The debt service to tax revenue ratio has increased to 27.1% in Oct. 2021, up from 24.4% in the same period in 2020
Kampala, Uganda | ISAAC KHISA | Coronavirus pandemic induced borrowing has seen Uganda’s public debt raise 3.1% to Shs 73.78trillion compared to June 2021, says the Bank of Uganda in its latest report on the status of the economy.
The report released late last month says the increase in debt between June and October 2021 was mainly due to Shs 1.67trillion increase in domestic debt.
“The external debt exposure amounted to Shs45.3 trillion (US$ 12.7billion) as of the end of October 2021, an increase of 2.7% compared to June mainly on account of increased debt from multilateral creditors and private banks,” the report states.
The country’s total external debt exposure (outstanding stock of disbursed debt and committed but undisbursed debt) accounted for 62 percent of the total public debt in October. However, the committed but undisbursed external debt stood at Shs15.6trillion (US$4.4billion) as of end-October.
The Debt Sustainability Analysis (DSA) indicates that external debt burden and public debt indicators remain moderate. This is owed to the fact that although the FY2020/21 fiscal deficit widened to 9.1% of Gross Domestic Product (GDP), bringing public debt to 48.3% of GDP from 41.7% in FY2019/2020, and closer to the 50 percent of GDP target, the fiscal target for FY2021/22 reflects post-Covid-19 consolidation, with a fiscal deficit to GDP of 6.4 percent.
However, the debt service to tax revenue ratio gradually increased to 27.1% in October 2021, up from 24.4 percent in October 2020.
Current account to deteriorate
The country’s current account deficit is likely to deteriorate as the goods and services balances worsen in the short term. The trade deficit is expected to widen, as import growth is anticipated in response to the opening-up of the economy.
However, increased external demand combined with the continued strong performance of coffee exports is expected to partially improve the trade deficit.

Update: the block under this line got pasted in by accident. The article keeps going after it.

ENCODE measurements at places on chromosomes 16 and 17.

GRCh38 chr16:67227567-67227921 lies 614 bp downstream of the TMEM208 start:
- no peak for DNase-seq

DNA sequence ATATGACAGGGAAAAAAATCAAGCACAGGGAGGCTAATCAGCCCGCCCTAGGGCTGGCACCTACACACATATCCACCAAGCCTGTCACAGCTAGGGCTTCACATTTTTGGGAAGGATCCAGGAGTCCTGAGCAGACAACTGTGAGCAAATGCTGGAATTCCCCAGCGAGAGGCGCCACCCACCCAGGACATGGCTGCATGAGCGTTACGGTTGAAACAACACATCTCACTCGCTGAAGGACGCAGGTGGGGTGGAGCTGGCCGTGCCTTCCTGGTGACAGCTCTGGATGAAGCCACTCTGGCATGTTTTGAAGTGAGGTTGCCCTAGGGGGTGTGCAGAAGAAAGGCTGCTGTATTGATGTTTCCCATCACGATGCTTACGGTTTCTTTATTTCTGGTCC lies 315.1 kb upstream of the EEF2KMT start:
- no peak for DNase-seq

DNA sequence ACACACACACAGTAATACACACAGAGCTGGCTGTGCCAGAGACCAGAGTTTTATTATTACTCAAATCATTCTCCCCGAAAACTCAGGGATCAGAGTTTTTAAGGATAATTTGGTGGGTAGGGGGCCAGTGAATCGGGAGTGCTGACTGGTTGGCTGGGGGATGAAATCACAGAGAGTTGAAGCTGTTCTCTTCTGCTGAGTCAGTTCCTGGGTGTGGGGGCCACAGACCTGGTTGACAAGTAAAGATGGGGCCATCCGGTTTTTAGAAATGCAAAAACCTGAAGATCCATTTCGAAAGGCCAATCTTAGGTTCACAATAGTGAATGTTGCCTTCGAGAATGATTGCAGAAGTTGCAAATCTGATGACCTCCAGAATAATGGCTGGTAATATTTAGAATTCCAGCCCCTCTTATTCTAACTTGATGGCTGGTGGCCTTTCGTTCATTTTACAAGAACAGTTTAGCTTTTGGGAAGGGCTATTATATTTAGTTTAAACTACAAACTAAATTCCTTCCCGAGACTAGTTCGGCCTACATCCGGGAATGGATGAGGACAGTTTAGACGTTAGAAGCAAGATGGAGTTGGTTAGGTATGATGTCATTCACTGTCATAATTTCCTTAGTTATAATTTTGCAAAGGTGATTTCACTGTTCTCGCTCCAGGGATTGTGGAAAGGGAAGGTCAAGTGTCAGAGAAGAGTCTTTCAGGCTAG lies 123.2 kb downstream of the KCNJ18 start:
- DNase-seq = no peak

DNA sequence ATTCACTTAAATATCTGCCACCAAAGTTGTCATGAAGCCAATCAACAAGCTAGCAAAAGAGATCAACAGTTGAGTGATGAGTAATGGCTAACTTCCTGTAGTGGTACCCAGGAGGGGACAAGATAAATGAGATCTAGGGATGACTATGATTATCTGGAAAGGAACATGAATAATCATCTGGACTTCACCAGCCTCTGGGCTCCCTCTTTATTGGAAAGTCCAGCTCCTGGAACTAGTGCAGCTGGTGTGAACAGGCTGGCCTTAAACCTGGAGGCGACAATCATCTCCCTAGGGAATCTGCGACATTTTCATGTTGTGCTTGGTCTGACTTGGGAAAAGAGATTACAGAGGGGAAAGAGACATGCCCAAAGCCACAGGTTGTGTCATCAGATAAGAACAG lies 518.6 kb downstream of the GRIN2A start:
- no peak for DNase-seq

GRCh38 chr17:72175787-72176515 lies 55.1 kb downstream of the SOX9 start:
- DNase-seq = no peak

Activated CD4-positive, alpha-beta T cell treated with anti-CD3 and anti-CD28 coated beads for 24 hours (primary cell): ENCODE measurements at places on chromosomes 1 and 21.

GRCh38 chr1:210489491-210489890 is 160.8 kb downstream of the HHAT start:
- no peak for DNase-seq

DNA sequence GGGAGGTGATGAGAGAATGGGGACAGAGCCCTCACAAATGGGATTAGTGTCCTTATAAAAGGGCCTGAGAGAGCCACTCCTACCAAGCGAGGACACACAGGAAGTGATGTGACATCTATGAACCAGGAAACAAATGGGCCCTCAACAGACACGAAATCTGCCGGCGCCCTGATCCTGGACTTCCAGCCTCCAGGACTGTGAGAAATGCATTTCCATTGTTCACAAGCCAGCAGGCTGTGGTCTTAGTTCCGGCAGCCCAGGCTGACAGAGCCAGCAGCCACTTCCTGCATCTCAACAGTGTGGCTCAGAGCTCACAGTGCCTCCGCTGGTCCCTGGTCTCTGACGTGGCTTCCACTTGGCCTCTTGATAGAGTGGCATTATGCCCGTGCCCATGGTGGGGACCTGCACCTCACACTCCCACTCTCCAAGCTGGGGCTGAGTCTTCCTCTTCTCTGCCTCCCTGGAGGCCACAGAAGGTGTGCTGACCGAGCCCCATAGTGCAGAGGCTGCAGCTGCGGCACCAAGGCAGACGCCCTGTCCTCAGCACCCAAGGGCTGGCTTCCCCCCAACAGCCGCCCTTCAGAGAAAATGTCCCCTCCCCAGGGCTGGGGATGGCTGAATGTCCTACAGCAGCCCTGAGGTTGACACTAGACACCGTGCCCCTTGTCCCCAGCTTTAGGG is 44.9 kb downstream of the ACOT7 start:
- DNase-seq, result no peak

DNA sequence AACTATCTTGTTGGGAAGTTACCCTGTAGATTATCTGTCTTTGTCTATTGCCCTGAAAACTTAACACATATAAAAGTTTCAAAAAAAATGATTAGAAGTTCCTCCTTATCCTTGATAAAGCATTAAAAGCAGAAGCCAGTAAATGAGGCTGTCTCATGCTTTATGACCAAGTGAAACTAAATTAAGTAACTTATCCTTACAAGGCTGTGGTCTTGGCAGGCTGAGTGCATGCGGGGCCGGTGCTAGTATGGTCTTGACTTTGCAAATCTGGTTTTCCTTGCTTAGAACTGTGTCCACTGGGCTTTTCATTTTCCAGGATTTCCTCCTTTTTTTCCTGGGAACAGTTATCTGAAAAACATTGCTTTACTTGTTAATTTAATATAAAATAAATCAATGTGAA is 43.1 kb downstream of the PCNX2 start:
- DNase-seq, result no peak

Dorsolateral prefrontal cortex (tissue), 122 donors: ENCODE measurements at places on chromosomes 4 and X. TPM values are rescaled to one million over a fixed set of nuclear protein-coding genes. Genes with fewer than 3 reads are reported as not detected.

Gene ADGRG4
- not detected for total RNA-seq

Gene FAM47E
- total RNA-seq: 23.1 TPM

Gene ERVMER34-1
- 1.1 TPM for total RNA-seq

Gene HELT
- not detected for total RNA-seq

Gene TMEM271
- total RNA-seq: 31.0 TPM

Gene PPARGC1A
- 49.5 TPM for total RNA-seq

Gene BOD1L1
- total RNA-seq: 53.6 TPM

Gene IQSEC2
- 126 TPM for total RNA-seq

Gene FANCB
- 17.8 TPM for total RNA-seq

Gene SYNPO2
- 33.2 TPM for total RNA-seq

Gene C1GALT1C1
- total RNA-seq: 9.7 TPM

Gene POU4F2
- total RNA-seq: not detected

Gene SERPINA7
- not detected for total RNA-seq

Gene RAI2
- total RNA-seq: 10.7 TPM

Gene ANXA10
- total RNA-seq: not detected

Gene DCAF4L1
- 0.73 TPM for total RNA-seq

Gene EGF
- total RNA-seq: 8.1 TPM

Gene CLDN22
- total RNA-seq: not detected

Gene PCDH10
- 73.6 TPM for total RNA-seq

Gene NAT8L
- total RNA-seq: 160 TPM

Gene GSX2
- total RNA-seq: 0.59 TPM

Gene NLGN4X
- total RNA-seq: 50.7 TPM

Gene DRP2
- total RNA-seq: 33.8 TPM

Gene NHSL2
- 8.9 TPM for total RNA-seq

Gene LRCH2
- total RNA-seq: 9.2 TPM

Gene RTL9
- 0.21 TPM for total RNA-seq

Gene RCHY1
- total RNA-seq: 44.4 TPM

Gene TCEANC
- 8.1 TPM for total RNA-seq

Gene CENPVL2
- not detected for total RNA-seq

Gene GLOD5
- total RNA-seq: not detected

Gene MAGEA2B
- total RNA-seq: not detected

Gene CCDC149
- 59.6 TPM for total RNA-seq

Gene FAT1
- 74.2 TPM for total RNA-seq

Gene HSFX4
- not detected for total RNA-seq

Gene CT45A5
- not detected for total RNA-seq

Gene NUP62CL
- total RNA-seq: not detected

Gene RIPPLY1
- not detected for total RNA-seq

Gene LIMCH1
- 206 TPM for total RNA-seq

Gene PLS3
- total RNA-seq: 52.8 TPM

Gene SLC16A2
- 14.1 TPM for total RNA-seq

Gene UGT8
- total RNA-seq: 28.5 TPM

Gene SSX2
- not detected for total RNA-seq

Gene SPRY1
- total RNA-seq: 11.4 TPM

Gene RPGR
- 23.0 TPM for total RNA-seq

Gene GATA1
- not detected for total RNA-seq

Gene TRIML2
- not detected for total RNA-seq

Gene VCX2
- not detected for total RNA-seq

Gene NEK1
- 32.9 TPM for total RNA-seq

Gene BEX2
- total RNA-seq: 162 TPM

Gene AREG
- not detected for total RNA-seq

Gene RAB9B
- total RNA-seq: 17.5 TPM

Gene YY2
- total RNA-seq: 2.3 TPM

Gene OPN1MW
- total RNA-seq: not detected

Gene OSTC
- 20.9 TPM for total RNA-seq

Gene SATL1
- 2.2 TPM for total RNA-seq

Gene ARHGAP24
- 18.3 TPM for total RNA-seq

The report further states that deterioration in the services deficit may persist, as recovery in the tourism sector remains protracted, as travelers remain cautious of emerging strains of the coronavirus.
“In addition, increased transport service expenditure linked to import growth is likely to further contribute to the widening services deficit,” the report says adding that the current account balance will likely be supported by increased remittance inflows associated with the festive season.
Subdued FDI inflows
Meanwhile, Foreign Direct Investment inflows are likely to remain subdued, partly due to gradual recovery in domestic economic activities and weak investor sentiments, reflecting slow recovery of global private capital flows to developing countries. This signals that the budget support and project aid disbursements are likely to be the major sources of finance for the current account deficit.
In the medium term, the current account deficit is likely to further deteriorate as petroleum exploration and production activities resume, particularly the construction of the pipeline, resulting in higher import expenditure.
However, the widening deficit will be partially offset by increased travel services receipts in response to developments in the tourism sector. The trajectory of recovery of the tourism sector is contingent on the evolution of the Covid-19 pandemic and the pace of vaccination.
Given the increased vaccination efforts in both source and recipient countries, receipts are anticipated to increase. Private transfers or remittance inflows will likely increase as economic activity picks up in advanced economies. Similarly, NGO inflows are likely to rise as donors provide grants to address the impact of Covid-19.
However, financial account surplus will widen, as developments in the oil sector in preparation for the first production in FY24/25 are expected to lift investment prospects, thereby significantly strengthening FDI.
On the downside, portfolio inflows are likely to decline as interest rates begin to rise in advanced and emerging market economies.
“Project aid and budget support disbursements are likely to remain strong as the government continues implementing transport and energy infrastructure investments,” states the report adding that the private borrowing of financial corporations and other entities is likely to increase as economic activities recovers.